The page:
Plague Years: A Doctor’s Journey through the AIDS Crisis

by Ross A. Slotten, MD

In 1992, Dr. Ross A. Slotten signed more death certificates in Chicago—and, by inference, the state of Illinois—than anyone else. As a family physician, he was trained to care for patients from birth to death, but when he completed his residency in 1984, he had no idea that many of his future patients would be cut down in the prime of their lives. Among those patients were friends, colleagues, and lovers, shunned by most of the medical community because they were gay and HIV positive. Slotten wasn’t an infectious disease specialist, but because of his unique position as both a gay man and a young physician, he became an unlikely pioneer, swept up in one of the worst epidemics in modern history. Plague Years is an unprecedented first-person account of that epidemic, spanning not just the city of Chicago but four continents as well. Slotten provides an intimate yet comprehensive view of the disease’s spread alongside heartfelt portraits of his patients and his own conflicted feelings as a medical professional, drawn from more than thirty years of personal notebooks. In telling the story of someone who was as much a potential patient as a doctor, Plague Years sheds light on the darkest hours in the history of the LGBT community in ways that no previous medical memoir has.

Planning for Resilience: New Paths for Managing Uncertainty (SpringerBriefs in Geography)

by Elena Pede

Given the increasing uncertainty due to catastrophic climate events, terrorist attacks, and economic crises, this book addresses planning for resilience by focusing on sharing knowledge among policy-makers, urban planners, emergency teams and citizens. Chapters look at the nature of contemporary risks, the widespread of resilience thinking and the gap between the theoretical conception and the practices. The book explores how resilience implies a change in planning practices, highlighting the need for flexibility in terms of procedures, and for dynamism in the knowledge systems and learning processes that are the main tools for interaction among different actors and scales. Given its breadth of coverage, the book offers a valuable resource for both academic readers (spatial planners, geographers, social scientists) and practitioners (policymakers, citizens’ associations).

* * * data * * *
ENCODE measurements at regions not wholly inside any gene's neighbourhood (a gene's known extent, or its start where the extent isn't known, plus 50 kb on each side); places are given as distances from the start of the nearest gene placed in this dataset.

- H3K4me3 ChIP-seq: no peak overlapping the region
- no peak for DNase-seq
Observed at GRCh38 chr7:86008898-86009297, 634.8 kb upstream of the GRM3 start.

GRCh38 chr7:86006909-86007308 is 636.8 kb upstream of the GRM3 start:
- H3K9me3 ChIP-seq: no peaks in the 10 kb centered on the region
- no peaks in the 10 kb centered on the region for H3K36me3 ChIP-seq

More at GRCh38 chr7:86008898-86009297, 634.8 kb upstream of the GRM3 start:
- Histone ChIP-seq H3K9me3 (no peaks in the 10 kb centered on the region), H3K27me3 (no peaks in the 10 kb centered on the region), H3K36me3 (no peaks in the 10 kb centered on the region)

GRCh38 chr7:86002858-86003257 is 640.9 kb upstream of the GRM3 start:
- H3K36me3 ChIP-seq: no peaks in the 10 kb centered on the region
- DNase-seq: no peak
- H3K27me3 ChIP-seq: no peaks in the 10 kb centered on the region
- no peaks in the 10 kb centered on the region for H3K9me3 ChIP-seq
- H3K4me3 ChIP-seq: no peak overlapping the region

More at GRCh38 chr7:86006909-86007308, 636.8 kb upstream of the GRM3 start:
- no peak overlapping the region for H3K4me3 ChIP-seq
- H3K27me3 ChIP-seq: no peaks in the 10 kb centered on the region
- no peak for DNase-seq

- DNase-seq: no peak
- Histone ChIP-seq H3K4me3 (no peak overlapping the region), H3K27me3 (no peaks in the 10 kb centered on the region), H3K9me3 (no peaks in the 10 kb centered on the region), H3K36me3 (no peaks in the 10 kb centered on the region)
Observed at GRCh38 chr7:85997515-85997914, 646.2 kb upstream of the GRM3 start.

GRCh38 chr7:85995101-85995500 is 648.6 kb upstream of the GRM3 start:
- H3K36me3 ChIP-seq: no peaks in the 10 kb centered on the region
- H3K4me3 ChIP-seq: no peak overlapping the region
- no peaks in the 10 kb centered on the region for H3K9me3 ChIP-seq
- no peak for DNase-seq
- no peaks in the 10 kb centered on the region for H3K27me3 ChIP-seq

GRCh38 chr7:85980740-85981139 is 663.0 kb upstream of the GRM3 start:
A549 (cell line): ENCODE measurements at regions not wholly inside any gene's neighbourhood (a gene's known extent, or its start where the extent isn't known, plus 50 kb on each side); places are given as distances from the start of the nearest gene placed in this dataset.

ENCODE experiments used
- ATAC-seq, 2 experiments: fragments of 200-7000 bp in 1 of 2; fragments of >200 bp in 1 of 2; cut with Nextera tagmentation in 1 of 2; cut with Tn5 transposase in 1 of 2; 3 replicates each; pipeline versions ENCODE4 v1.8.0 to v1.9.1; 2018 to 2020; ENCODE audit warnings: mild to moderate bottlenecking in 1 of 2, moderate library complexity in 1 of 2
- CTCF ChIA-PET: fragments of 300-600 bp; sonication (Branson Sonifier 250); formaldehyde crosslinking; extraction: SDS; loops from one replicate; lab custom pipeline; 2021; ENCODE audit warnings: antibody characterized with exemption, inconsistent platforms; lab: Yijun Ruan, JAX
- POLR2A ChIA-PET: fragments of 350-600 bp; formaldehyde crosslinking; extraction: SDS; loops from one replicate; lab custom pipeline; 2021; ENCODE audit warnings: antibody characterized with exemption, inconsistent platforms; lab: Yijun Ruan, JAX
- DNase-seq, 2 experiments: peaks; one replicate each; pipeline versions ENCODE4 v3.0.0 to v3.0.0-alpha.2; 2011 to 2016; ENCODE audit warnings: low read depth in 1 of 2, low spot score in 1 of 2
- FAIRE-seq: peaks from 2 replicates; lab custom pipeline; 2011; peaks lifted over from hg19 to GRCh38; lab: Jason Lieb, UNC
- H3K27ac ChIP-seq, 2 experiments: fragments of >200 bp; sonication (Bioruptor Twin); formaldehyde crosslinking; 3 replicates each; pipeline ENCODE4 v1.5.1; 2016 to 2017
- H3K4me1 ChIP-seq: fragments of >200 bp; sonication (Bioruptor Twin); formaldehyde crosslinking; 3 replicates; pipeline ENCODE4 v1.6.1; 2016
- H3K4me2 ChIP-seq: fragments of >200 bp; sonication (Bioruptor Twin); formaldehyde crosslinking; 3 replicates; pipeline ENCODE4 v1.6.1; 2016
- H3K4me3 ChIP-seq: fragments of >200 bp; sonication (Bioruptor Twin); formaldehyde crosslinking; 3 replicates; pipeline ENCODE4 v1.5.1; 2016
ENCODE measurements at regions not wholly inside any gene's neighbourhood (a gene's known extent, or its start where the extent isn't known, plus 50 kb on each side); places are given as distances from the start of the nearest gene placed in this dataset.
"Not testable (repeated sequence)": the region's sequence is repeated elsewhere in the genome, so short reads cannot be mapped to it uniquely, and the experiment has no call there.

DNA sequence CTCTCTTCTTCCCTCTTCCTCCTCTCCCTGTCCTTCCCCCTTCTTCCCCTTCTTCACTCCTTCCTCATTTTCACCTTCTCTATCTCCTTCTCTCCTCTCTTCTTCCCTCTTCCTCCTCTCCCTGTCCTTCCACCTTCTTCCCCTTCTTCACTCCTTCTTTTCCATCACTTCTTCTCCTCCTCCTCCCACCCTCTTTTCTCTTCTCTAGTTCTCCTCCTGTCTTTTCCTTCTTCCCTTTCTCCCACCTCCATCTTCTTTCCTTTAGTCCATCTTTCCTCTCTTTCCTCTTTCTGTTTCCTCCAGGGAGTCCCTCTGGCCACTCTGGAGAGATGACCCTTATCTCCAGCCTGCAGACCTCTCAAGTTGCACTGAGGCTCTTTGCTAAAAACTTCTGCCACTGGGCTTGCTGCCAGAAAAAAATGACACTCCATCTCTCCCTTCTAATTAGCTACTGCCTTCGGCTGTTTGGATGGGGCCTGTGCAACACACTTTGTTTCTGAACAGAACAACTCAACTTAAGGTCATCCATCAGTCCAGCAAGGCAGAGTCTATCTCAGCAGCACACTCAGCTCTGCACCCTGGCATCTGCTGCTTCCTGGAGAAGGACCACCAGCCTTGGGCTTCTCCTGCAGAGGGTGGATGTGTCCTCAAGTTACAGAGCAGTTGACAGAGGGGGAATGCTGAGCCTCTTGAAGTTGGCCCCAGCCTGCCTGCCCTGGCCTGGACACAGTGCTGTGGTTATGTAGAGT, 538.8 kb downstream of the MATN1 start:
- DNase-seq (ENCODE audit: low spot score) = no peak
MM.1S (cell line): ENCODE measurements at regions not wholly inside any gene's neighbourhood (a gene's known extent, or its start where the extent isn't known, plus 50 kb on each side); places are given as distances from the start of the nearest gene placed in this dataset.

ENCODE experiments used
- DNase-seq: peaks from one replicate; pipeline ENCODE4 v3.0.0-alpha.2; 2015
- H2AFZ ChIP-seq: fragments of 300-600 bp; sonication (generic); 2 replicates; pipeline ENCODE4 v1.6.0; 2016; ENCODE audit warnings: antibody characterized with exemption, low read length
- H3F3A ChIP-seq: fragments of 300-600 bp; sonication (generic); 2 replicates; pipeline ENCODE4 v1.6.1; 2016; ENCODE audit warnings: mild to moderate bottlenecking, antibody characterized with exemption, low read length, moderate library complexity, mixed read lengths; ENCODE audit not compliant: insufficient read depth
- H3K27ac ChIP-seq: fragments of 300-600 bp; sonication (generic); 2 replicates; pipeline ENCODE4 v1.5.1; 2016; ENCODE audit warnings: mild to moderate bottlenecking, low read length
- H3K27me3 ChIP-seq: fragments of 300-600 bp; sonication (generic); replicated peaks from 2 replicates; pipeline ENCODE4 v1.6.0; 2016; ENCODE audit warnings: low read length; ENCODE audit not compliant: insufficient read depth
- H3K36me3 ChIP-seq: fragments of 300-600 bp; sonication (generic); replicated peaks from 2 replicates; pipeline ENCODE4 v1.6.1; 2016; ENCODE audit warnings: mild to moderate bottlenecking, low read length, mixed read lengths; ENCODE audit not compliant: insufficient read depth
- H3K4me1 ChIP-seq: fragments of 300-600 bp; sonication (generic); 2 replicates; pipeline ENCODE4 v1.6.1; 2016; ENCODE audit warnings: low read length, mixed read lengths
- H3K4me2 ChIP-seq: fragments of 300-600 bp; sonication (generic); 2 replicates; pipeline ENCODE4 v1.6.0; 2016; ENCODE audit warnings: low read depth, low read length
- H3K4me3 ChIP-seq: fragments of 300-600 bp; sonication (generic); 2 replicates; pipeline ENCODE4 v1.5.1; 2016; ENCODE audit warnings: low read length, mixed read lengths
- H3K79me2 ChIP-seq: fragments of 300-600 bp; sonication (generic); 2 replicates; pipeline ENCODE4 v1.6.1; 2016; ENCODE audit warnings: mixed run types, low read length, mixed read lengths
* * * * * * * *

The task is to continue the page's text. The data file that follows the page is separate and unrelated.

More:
Platform Capitalism in India (Global Transformations in Media and Communication Research - A Palgrave and IAMCR Series)

by Adrian Athique Vibodh Parthasarathi

This volume provides a critical examination of the evolution of platform economies in India. Contributions from leading media and communications scholars present case studies that illustrate the social and economic ambitions at the heart of Digital India. Across interdisciplinary domains of business, labour, politics, and culture, this book examines how digital platforms are embedding automated systems into the social fabrics of everyday life. Encouraging readers to explore the phenomenon of platformisation in context, the book uncovers the distinctive features of platform capitalism in India.

Platform Urbanism: Negotiating Platform Ecosystems in Connected Cities (Geographies of Media)

by Sarah Barns

This book reflects on what it means to live as urban citizens in a world increasingly shaped by the business and organisational logics of digital platforms. Where smart city strategies promote the roll-out of internet of things (IoT) technologies and big data analytics by city governments worldwide, platform urbanism responds to the deep and pervasive entanglements that exist between urban citizens, city services and platform ecosystems today. Recent years have witnessed a backlash against major global platforms, evidenced by burgeoning literatures on platform capitalism, the platform society, platform surveillance and platform governance, as well as regulatory attention towards the market power of platforms in their dominance of global data infrastructure. This book responds to these developments and asks: How do platform ecosystems reshape connected cities? How do urban researchers and policy makers respond to the logics of platform ecosystems and platform intermediation? What sorts of multisensory urban engagements are rendered through platform interfaces and modalities? And what sorts of governance challenges and responses are needed to cultivate and champion the digital public spaces of our connected lives.

Platforms, Protests, and the Challenge of Networked Democracy (Rhetoric, Politics and Society)

by John Jones Michael Trice